Posted on September 24, 2012 AT 06:39pm
When the original Judge Dredd released all the way back in 1995, it was generally noted as being a pretty terrible movie. So when the announcement was made for a new version of the film to be released, this time starring Karl Urban instead of Sylvester Stallone, skepticism was running rampant throughout all forms of media.
Surprisingly, Dredd was actually a good film. While the initial thought was that it was going to be terrible, it managed to do all the things that the original incarnation wanted to do and failed miserably at. The setting and overall tone represented the comic much better, the acting was far less corny (though, a lot of Urban’s lines were funny in a B-movie sort of way), and the visual effects were absolutely stunning, especially in 3D (which, while looking great, did little for the film as a whole). The use of slow motion was also on full display, and while the film had a genuine reason for using it, it was completely overdone. However, aside from that drawback, it was gritty, bloody, and very realistic for a futuristic film, as far as the look went.
Set in a post-apocalyptic world where radiation runs rampant, major cities have merged into Mega-Cities, with nearly 800 million inside Mega-City One, which runs from Boston to Washington, D.C. and is home to the main setting. The use of a single building (for the most part) as the setting made the scope of the city look all the more massive, taking place in a 200 floor structure that housed 80,000. Dredd, and his partner Anderson, take a call inside the building, where all hell breaks loose. Throughout the film there is violence, explosions, and all the things that make an action movie awesome, and very few of the things that make them unbearable to get through.
Urban, first off, is a terrific Dredd. He’s cold, calculating, tough, and has the perpetual frown that makes a good action hero. While some of the corny lines come through (and are amplified in hilarity by Urban’s stoic facial expression), less of it is campy, and more of it is him just being a badass. Olivia Thirlby (Anderson) does a good job as well, and thankfully her part was not written as the standard “female partner in distress”, and more as an equal partner in the film. Lena Headey, who playing antagonist Ma-Ma, the vicious drug dealer who controls the main setting, was also terrific, bringing a distinct edge to a main villain while still not attempting to be overpowering in her scope.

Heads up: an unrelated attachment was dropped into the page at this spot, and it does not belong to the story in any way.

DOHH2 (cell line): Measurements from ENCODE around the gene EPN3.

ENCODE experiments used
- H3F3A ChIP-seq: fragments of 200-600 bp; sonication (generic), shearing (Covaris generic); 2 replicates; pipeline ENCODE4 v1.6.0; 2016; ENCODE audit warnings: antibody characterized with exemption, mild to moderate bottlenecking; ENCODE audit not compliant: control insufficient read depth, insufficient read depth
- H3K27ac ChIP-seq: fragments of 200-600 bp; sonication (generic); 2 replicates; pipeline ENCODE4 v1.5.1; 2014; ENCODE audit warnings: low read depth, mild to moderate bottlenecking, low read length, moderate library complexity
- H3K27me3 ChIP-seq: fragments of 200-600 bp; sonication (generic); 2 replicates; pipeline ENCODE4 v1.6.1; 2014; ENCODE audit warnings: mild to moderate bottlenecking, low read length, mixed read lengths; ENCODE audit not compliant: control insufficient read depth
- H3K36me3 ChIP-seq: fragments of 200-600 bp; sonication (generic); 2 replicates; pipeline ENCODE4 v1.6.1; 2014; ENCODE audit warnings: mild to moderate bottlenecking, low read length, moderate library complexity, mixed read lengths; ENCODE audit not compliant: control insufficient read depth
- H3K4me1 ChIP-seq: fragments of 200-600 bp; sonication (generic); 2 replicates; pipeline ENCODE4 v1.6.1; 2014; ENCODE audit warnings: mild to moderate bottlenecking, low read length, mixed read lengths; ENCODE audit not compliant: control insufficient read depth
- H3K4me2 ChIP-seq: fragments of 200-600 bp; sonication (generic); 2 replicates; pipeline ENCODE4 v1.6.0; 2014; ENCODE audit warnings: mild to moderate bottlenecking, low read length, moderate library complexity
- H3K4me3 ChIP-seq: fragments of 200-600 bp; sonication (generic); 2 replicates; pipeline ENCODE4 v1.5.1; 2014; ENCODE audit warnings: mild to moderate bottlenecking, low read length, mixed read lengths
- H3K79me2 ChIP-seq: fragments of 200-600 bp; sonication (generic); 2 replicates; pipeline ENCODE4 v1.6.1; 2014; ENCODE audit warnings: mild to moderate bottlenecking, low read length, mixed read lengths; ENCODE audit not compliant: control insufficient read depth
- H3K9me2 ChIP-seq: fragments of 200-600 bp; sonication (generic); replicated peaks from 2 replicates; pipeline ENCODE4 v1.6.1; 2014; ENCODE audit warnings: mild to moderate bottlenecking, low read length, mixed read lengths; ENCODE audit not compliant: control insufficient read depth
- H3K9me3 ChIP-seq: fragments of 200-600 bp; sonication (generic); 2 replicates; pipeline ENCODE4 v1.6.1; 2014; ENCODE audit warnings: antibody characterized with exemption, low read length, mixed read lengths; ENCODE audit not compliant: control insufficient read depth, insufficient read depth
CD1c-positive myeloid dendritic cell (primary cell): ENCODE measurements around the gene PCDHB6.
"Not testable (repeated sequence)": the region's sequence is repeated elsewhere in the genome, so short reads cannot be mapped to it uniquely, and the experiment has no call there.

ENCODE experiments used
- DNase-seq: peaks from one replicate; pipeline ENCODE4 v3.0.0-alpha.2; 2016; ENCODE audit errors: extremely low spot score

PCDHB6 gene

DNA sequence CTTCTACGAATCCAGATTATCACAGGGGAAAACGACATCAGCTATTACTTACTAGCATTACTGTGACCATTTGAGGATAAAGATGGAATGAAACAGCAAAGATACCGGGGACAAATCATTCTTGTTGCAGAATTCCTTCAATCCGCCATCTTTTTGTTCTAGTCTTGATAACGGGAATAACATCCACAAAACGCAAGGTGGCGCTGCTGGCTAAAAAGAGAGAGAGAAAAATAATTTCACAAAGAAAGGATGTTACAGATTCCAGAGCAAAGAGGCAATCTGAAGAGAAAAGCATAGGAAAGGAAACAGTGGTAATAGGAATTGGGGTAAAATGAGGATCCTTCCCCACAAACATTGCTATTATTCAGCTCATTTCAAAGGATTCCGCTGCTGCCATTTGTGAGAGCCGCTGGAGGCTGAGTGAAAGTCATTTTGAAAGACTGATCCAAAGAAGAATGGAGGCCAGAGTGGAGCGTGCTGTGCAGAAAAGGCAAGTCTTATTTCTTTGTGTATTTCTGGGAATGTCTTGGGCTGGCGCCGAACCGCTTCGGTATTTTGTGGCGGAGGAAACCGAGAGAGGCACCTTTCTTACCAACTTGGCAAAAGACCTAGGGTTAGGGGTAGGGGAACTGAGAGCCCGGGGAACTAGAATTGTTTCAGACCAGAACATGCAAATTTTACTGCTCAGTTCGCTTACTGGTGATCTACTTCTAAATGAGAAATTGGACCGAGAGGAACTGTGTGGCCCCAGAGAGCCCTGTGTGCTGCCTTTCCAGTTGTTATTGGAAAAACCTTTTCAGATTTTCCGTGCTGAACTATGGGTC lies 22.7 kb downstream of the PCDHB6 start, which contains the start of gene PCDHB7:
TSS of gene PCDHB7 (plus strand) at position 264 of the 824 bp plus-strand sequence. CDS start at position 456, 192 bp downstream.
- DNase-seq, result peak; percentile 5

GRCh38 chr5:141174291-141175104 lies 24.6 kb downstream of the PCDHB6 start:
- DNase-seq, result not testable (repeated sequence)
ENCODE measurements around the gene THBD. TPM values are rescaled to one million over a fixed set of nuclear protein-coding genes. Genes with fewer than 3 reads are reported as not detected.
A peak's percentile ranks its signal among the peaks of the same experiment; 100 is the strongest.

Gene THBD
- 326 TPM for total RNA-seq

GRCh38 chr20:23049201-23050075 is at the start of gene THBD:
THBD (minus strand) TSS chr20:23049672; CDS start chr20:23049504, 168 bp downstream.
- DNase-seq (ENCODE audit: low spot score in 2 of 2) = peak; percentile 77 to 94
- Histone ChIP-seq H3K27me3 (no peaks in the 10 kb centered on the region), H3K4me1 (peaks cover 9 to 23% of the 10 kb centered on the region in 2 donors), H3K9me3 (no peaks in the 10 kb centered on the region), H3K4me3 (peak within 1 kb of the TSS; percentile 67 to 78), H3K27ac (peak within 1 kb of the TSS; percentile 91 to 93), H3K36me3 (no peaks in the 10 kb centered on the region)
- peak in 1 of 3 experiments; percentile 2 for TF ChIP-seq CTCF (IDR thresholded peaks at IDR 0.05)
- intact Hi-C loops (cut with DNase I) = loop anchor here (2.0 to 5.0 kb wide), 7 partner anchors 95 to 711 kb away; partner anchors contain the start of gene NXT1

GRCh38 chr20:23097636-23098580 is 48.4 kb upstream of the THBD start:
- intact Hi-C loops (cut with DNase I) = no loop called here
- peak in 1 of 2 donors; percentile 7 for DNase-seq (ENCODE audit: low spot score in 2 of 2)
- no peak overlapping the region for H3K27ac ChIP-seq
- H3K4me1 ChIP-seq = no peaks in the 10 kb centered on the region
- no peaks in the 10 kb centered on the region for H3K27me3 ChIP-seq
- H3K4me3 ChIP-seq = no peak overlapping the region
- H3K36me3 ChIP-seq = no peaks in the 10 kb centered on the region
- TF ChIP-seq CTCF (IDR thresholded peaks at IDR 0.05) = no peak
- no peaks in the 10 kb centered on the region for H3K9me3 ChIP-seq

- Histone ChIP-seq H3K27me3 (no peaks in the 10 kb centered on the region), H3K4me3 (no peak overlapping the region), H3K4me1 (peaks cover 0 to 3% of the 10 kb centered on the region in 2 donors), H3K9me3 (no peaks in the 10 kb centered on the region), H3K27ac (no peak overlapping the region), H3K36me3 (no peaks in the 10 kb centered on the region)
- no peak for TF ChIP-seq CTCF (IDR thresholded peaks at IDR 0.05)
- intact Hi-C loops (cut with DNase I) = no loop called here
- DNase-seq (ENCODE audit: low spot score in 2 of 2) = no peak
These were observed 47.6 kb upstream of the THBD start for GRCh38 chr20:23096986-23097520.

While mostly set inside a bottle of a massive apartment structure, the setting of Mega-City One is seen inside the film quite a bit, and it looks massive and gorgeous. In fact, the entirety of the film was very stunning, especially the aforementioned overused slow motion (which was given reasoning by the appearance of a narcotic called “slo-mo”).
Summary: While still sneaking a few corny bits in, Dredd manages to avoid the B-movie hole that the original film fell into, replacing lackluster effects and a lack of connection to the source material with stunning visuals and a (more) compelling story. With brutal action and mayhem, unbreakable frowns and good acting, Dredd is the surprise hit of the year, making what was seemingly a terrible idea into something that should have happened much earlier.
- THE GOOD: Wonderful visuals, massively entertaining action
- THE BAD: Slow motion is overused
- THE UGLY: 3D is still pointless
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